Why do cows kick while milking

Milking cows - then and now

Machines that make milking cows easier and speed up the process have only been around for a few decades. Before that, it was milked by hand. But how exactly was that done in the past? And how do the modern methods work?

Milking 50 years ago and earlier

Hand milking has to be learned

When the cows were tied up in the barn, you climbed into them, sat with the stool next to a cow and put a bucket under the udder. The teats were cleaned, rubbed with milking fat and massaged a little. Milking itself required a lot of routine and strength so that the milk flowed quickly enough into the udder and the cow was not in pain. It was a very arduous process and if you were practiced it took about six minutes per cow. One worker could only milk six animals per hour. The milk was collected in milk cans and then poured through a sieve cloth. Then the milk cans stood in cold water overnight to cool them. The next morning they were picked up by the milk truck and driven to the dairy.

Milking in wind and weather in the pasture

In many farms, the cows stayed on the pasture during the summer months. That meant going out twice a day and milking her there, whatever the weather. Often it was the women who were responsible for milking with the support of the children. They took buckets and milk cans on a small milk cart or bicycle. The cows were often cleaner in the pasture than in the barn and the teats were cleaned more quickly. But they grazed far away from each other, so that the women had to walk many meters to milk several animals. Most of the time the cows stood still and let the milking go on because the milk squeezed in the udder. They were also praised and petted for their patience. But young cows could also be restless and step after the milker. Then a second person was needed to hold the cow. You also had to watch out for the tail because it could hit the milker painfully in the face. There was hardly any milk yield during a thunderstorm because the cows did not stand still for long and ran across the pasture in panic.

Milking today - supported by automatisms and robotics

The milking parlor and the milking robot

Of course, technological progress did not stop at the cowshed. Nowadays there are different types of milking parlors that automate milking to different degrees. For most of them, it is not yet possible to completely do without human labor, but significantly fewer workers are required. The milkers stand in a pit that is lower than the cows' standing so that they can attach the milking cluster to the udder without having to bend down. Four teat cups - one for each teat - imitate the movements a suckling calf would make. The milk is drawn out of the teat by means of negative pressure. It flows through hoses directly into a milk tank.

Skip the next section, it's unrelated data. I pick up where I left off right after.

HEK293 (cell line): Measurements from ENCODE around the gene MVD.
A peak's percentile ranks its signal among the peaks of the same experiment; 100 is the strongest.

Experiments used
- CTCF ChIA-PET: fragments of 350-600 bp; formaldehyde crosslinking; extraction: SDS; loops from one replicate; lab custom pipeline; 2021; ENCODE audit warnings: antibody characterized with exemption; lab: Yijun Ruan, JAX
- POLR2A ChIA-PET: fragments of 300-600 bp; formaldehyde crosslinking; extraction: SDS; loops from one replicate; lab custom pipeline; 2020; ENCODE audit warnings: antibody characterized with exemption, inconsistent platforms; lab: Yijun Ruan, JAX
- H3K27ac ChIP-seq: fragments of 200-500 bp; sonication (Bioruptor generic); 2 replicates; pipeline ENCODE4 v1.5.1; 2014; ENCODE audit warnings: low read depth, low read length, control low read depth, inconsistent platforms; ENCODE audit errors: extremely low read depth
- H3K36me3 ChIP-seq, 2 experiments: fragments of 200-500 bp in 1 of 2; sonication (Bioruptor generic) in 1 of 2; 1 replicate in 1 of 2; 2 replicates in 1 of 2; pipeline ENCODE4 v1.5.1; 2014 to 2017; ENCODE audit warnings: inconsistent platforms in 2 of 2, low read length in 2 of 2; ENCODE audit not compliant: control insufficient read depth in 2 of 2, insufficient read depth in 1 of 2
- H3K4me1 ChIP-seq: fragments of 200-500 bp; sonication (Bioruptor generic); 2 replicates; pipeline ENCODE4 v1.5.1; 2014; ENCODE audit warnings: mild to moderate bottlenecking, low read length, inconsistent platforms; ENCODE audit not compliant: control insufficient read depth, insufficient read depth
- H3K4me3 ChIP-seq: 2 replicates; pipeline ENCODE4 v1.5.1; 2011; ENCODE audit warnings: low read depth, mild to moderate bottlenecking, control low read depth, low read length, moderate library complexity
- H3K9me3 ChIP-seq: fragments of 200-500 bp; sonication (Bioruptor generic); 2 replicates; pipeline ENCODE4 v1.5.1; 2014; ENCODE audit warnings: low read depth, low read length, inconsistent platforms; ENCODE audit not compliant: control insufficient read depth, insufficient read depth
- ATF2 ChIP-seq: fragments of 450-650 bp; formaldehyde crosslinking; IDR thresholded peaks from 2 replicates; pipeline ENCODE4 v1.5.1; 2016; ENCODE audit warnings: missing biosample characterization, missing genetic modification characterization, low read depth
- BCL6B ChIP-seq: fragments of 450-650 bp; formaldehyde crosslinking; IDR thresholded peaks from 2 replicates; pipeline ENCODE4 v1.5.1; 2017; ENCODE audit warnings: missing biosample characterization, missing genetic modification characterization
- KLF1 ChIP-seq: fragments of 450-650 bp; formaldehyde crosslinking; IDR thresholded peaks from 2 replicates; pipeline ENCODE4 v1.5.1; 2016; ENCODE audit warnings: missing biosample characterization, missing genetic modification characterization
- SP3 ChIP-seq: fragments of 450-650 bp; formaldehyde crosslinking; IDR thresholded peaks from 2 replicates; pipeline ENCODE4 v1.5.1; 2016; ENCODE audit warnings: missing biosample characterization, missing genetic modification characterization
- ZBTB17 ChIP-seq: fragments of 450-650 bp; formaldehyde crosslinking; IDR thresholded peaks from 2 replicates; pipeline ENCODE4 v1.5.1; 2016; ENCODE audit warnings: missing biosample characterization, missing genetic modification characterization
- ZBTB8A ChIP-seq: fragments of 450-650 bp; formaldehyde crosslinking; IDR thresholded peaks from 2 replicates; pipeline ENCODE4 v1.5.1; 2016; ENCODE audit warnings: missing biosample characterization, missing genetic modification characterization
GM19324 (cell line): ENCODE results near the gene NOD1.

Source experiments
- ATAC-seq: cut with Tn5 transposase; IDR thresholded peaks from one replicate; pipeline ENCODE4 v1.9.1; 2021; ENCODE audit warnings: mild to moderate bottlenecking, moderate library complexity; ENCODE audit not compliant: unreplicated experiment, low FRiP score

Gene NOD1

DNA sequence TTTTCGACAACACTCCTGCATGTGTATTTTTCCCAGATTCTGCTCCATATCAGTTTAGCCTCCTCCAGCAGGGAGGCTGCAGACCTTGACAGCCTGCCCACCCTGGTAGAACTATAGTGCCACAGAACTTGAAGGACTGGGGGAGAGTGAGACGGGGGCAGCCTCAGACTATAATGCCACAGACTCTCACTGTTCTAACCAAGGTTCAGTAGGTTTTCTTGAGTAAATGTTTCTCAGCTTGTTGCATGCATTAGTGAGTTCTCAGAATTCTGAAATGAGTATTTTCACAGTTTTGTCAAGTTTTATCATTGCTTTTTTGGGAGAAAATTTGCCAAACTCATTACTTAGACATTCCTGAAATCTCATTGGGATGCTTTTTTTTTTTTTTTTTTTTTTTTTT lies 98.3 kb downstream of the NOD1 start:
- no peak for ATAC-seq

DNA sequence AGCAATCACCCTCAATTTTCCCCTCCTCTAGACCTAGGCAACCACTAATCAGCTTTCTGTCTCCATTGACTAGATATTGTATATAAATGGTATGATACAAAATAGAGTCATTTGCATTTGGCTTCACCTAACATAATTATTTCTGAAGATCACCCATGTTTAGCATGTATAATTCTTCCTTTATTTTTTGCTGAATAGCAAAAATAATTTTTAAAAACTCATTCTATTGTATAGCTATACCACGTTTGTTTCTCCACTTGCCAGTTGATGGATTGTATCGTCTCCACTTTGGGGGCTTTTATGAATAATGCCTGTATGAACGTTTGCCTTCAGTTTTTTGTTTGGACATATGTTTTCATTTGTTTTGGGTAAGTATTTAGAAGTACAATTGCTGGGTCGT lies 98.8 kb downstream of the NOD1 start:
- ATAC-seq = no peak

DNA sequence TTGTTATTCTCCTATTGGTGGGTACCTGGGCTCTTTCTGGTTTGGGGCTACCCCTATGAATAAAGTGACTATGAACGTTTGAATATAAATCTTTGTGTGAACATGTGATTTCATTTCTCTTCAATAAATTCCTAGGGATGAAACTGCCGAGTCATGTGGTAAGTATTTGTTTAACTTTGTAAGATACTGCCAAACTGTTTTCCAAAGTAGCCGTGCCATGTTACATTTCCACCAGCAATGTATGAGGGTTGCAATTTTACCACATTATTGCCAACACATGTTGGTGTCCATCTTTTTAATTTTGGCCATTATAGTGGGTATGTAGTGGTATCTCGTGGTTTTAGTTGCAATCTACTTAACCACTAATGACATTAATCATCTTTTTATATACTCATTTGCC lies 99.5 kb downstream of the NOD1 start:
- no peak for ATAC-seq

The different milking parlors

With the side-by-side or parallel milking parlor, the cows stand at right angles to the milking pit and the milker reaches through his hind legs. The herringbone milking parlor is constructed in a similar way, except that the cows are standing at a slight angle to the milking pit so that the animals can enter and leave the milking parlor more quickly. Both variants have the disadvantage that the cows have to wait until everyone has been milked out before they can go out again. In the tandem milking parlor, the cows have their own gates. They stand one behind the other parallel to the pit and all look in the same direction. This allows them to observe what is happening and, if necessary, behave more calmly. Larger farms often work with a rotary milking parlor. The cows step onto a rotating platform and get the milking cluster attached there. After three quarters of a turn, the cow is ready and can leave the platform in a separate area so that her space is free for the next cow.

Robotics Benefits for Easier Work and Improved Animal Health

There are milking robots that do all work without human intervention. These are equipped with optical sensors, ultrasound and lasers and can attach the milking cluster to the cow independently. The cleaning of the teats before and after milking and the stimulation of the milk flow are also automatic. The robots also make their contribution to animal welfare: They analyze how much milk is left in the udder so that there is no damage to health from milk residue. The milking cluster is disinfected after each cow in order to contain pathogens. Some models can even check the electrical conductivity of the teat and thus estimate the cow's risk of disease.